Travelling around Porthmadog
Referred to lovingly as ‘Port’ by those that live locally, Porthmadog is a charming coastal town in North West Wales. Sitting in the Eifionydd area of Gwynedd, this is a place filled with maritime history and rich Welsh heritage. An estimated 75% of those that live there speak the language fluently.
Porthmadog has great commuter links both in and out of the area. Arriva buses run services to and from several places nearby, including Caernarfon, Blaenau Ffestiniog, Pwllheli, and many more destinations.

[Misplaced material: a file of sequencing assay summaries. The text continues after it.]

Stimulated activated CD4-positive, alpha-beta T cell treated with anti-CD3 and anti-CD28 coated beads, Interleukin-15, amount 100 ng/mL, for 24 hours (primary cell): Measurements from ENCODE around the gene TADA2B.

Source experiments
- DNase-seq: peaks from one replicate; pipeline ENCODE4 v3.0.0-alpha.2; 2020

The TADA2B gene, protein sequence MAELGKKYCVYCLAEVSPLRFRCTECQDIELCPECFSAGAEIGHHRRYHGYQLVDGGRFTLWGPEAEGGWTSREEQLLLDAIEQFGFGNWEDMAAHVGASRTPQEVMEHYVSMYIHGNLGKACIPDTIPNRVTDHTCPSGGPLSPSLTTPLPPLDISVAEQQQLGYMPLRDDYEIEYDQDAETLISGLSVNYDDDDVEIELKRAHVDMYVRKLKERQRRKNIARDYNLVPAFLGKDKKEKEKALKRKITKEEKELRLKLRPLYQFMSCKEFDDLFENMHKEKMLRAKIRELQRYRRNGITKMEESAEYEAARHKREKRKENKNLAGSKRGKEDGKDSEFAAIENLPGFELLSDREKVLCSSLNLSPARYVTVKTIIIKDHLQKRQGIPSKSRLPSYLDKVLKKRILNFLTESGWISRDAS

Porthmadog is a busy shipping port that specialised in the international slate trade. The town’s history is closely connected to the water and it came into existence after W.A. Maddocks built a sea wall, named the Cob, in 1810. This is one of the area’s best-loved landmarks, and the mile-long embankment shaped the town into the place it is today. The town’s name even derives from the name of the man who made it. Porthmadog translates as ‘Madog’s Port’.